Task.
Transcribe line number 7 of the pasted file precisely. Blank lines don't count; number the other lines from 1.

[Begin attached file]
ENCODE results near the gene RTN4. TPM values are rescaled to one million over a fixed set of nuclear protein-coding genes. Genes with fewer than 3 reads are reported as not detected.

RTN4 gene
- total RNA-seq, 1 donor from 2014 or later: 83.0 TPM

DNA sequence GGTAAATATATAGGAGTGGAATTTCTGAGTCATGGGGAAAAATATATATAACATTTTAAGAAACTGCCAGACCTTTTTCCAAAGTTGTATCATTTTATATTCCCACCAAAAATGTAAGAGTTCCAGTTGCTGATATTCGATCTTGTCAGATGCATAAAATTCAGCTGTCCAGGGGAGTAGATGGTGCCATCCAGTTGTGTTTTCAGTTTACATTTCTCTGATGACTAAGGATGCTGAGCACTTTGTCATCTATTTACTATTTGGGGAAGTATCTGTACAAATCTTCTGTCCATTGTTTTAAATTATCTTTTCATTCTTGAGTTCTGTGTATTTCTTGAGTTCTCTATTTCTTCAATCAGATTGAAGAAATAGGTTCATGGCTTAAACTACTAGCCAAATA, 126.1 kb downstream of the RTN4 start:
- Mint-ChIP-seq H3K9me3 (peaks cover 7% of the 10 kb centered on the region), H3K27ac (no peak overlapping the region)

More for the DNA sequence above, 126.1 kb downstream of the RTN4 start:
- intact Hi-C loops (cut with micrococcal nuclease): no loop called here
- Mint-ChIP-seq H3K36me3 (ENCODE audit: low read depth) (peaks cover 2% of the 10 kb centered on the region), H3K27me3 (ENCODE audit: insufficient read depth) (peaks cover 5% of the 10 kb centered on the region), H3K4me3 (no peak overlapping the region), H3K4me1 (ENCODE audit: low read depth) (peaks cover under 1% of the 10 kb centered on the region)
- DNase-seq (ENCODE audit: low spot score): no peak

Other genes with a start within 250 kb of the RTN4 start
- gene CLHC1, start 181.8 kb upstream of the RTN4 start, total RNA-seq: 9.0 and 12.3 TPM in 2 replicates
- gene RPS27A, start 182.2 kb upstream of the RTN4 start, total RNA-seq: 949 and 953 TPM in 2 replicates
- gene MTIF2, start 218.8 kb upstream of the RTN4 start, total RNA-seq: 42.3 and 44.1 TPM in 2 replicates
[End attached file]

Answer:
- intact Hi-C loops (cut with micrococcal nuclease): no loop called here